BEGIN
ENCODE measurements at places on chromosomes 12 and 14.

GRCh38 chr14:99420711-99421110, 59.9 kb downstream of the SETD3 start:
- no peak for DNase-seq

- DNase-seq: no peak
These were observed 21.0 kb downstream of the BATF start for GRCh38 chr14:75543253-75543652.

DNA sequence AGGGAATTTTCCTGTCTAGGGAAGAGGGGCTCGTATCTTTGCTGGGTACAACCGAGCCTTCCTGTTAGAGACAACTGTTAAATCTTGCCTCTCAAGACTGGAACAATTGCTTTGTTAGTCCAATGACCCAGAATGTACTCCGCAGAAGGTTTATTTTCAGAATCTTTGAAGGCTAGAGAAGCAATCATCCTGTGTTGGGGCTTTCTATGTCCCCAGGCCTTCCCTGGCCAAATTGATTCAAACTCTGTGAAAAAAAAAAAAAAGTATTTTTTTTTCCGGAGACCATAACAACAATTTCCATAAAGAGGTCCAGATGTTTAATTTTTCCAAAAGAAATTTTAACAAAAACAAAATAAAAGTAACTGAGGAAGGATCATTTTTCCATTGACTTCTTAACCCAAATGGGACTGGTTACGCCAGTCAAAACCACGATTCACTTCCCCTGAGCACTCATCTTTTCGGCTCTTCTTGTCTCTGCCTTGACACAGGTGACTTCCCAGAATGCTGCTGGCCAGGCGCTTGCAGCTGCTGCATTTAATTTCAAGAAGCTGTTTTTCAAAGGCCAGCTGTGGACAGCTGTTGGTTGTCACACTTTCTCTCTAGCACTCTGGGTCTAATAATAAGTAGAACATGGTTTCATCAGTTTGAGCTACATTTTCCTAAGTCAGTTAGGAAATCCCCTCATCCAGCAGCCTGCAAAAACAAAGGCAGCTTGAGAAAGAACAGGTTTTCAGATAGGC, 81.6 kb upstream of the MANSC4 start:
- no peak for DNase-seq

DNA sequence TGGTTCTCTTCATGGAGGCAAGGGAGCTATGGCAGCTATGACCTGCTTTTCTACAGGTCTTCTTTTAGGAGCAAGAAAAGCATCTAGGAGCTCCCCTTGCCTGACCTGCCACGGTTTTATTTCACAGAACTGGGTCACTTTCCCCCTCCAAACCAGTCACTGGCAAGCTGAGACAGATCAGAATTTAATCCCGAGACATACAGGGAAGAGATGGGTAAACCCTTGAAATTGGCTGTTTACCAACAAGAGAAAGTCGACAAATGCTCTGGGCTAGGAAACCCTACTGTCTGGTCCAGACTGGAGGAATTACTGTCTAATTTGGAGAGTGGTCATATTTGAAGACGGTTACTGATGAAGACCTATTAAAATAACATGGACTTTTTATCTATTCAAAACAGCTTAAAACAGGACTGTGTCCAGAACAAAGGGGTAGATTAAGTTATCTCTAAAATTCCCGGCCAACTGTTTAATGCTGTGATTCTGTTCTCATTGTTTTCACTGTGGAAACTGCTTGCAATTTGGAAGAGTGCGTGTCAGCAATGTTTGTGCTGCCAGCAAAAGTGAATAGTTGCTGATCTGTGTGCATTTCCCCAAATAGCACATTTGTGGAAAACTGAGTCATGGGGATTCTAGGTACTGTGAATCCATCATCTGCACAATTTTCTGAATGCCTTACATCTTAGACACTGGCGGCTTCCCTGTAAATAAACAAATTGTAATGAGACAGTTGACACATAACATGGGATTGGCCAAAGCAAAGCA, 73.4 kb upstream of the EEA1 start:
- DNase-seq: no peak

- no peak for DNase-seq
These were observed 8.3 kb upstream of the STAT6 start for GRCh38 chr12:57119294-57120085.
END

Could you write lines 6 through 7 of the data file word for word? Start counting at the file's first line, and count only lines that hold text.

DNA sequence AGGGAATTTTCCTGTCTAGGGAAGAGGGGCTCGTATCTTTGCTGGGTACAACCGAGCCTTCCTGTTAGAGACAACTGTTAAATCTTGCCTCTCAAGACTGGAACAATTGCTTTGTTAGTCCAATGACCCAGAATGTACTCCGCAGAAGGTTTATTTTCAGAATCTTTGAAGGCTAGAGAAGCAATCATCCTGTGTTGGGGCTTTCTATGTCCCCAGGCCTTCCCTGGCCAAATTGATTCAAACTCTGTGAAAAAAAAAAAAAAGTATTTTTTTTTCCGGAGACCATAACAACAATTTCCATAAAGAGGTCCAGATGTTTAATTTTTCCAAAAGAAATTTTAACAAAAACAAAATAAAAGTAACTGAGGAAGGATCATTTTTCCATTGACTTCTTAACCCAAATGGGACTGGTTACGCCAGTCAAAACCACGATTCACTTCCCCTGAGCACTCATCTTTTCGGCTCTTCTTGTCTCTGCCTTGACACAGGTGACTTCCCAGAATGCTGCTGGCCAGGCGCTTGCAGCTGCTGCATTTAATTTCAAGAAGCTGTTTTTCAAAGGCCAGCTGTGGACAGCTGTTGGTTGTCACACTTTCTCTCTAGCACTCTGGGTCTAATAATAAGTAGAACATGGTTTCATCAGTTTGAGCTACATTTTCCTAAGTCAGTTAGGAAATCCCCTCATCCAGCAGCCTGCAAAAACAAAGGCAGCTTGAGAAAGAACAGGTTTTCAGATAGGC, 81.6 kb upstream of the MANSC4 start:
- no peak for DNase-seq